Collection Care Network's “Inhabit the Verb” Preservation Stories: CCAHA

By Bonnie Naugle posted 05-10-2019 16:49

  

“Inhabit the Verb” - Preservation Stories

From time to time the CCN column will feature stories from the field that exemplify new ways we guide preservation efforts by collaborating across institutions or disciplines. If you have a story to share, please email: ccn.comms@culturalheritage.org.

Crossing State Lines: CCAHA’s Regional Heritage Stewardship Program

By Dyani Feige, Director of Preservation Services; Samantha Forsko, Preservation Specialist; and Jason Henn, Manager of Marketing and External Relations

Thinking of a collections care network in terms of region, as opposed to the statewide level, may not seem like an important distinction. But the Conservation Center for Art & Historic Artifacts (CCAHA), in conversation with representatives from the American Association for State & Local History (AASLH), began to notice distinct differences in access to conservators, preservation resources, and a likeminded community of practice between urban areas and rural, even within the same state. For example, while Ohio has excellent conservation and preservation resources in certain concentrations within the state (Cleveland, Columbus, Cincinnati), the more rural southeastern area of the state is relatively underserved. Furthermore, individuals working in cultural institutions in southeastern Ohio may have more in common with institutions in eastern Kentucky than they do with institutions in Cleveland.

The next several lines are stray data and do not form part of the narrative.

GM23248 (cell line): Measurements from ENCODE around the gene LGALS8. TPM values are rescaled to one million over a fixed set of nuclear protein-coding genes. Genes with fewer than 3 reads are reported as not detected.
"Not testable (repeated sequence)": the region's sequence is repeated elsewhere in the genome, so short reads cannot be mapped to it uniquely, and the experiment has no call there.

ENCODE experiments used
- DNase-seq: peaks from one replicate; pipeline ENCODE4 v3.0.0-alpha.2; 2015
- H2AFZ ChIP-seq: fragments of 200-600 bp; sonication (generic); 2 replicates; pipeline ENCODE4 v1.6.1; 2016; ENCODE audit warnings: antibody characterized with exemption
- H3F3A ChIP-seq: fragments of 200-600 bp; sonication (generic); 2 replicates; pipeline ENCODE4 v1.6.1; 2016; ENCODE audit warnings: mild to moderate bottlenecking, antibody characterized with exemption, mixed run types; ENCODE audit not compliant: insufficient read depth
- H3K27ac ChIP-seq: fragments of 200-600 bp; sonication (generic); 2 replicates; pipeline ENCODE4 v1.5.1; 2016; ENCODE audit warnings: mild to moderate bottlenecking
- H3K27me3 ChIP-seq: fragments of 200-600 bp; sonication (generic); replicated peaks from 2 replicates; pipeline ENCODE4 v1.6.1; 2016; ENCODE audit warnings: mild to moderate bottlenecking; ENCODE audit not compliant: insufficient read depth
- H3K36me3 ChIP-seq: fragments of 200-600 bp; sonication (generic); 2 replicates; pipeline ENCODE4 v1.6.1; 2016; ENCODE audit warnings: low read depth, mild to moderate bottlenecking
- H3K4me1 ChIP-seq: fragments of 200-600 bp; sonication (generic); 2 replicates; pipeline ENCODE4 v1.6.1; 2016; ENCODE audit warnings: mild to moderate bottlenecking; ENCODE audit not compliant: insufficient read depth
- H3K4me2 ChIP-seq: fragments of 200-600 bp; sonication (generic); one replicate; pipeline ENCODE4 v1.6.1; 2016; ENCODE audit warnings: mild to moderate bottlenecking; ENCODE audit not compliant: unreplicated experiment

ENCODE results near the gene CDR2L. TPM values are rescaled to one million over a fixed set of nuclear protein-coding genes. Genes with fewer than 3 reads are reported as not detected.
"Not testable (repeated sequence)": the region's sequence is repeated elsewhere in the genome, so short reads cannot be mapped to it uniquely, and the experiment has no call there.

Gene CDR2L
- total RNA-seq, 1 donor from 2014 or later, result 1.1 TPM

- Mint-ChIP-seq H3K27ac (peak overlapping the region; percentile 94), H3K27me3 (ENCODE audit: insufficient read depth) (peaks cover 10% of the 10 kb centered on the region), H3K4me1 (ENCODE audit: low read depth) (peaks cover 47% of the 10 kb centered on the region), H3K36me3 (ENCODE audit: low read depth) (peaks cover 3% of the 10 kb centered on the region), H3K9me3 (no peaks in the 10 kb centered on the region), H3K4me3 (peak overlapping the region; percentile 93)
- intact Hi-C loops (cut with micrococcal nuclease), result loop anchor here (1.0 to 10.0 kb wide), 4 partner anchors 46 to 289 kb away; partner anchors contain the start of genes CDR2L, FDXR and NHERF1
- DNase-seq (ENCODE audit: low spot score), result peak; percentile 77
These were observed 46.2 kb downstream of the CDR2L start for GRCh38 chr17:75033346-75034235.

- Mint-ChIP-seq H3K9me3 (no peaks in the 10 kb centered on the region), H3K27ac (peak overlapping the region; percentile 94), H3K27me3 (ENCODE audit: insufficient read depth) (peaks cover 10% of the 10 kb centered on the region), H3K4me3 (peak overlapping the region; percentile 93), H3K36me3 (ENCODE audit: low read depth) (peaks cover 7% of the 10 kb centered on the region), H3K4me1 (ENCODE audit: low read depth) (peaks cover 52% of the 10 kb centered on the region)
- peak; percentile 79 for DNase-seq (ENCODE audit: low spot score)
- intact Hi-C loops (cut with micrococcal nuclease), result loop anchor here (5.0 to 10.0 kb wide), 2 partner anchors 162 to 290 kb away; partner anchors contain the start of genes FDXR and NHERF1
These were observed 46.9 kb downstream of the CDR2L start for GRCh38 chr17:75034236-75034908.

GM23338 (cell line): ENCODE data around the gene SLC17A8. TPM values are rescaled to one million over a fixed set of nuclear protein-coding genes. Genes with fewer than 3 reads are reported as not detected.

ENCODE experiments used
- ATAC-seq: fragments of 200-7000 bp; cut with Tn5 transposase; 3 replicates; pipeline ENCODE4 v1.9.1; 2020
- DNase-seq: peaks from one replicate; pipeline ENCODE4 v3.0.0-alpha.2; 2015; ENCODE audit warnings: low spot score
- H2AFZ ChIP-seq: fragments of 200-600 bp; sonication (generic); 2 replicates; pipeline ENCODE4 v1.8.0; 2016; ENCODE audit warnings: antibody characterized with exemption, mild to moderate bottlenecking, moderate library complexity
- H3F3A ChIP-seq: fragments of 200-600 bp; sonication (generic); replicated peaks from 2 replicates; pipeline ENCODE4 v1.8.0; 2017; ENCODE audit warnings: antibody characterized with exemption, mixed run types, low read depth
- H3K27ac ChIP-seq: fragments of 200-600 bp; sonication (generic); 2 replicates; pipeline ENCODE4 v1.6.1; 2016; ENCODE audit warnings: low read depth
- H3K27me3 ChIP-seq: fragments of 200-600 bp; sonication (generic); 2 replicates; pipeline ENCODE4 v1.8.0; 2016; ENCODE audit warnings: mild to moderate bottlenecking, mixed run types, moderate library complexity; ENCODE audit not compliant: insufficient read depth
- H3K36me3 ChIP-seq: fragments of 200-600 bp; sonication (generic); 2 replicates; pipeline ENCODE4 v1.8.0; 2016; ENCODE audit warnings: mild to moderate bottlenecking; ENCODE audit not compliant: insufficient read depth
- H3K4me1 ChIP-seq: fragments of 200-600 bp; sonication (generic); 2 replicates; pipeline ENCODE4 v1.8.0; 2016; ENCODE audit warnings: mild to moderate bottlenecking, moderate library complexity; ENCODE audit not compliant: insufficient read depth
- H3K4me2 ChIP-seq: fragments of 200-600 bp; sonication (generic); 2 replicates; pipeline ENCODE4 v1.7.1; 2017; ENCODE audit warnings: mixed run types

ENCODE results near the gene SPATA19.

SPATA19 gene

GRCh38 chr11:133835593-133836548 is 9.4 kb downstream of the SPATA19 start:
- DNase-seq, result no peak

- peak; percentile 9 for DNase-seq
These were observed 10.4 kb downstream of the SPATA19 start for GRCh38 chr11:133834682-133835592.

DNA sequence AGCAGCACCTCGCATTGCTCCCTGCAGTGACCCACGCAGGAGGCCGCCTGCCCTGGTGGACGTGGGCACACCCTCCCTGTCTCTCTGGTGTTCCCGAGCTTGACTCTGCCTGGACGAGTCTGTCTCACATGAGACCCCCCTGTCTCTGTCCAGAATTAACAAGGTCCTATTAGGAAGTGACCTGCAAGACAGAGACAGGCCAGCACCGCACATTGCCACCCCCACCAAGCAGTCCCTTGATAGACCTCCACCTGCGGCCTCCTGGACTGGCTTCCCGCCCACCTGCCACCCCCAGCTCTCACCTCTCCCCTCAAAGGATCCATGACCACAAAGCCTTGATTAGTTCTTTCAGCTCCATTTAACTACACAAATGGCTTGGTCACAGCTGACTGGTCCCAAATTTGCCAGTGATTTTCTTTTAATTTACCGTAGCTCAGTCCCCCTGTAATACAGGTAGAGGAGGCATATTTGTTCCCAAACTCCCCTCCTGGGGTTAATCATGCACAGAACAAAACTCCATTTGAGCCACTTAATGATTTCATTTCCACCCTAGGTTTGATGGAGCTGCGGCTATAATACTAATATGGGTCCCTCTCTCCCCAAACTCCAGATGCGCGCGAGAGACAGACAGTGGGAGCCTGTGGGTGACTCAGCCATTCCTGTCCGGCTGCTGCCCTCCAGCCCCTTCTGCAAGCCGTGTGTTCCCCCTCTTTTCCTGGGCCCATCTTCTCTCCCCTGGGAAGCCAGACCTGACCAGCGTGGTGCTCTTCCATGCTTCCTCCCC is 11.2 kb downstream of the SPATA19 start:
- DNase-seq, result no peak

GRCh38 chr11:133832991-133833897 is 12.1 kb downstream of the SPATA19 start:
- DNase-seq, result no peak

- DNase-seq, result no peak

CCAHA’s Regional Heritage Stewardship Program, or RHSP, was created to bring resources to underserved, particularly rural areas of the country with limited access to conservators and preservation expertise. The program started with support from AASLH, who helped us identify those regions that RHSP would best serve. Throughout 2017 and 2018, with funding from the National Endowment for the Humanities, CCAHA delivered workshops, webinars, and preservation needs assessments to institutions across portions of Appalachia and the Deep South. In 2019, the program’s services are expanding to new areas of those regions, as well as the Intermountain West, which includes Utah and portions of several other Western states. So far, more than 200 organizations in these regions have taken part in RHSP programs and services.

Our primary model for RHSP was CCAHA’s Philadelphia Stewardship Program, an initiative that has provided collections care training and subsidized assessments to institutions in the Philadelphia area for over fifteen years. This area includes a portion of southern New Jersey that is in many ways more closely linked to Philadelphia than it is Trenton, Newark, or New York City.

Our firsthand experience and participant feedback, especially in Appalachia, has highlighted the need to ignore state lines and connect people and organizations in ways that make the most sense geographically and culturally.

As Anthony Gibbs, Local History Services Manager at Ohio History Connection, stated during the planning phase for RHSP, “CCAHA’s plan is one that, based on our experience, will close the distances, real or perceived, between collecting institutions.” For more information on CCAHA’s Regional Heritage Stewardship Program, visit: ccaha.org/initiatives.

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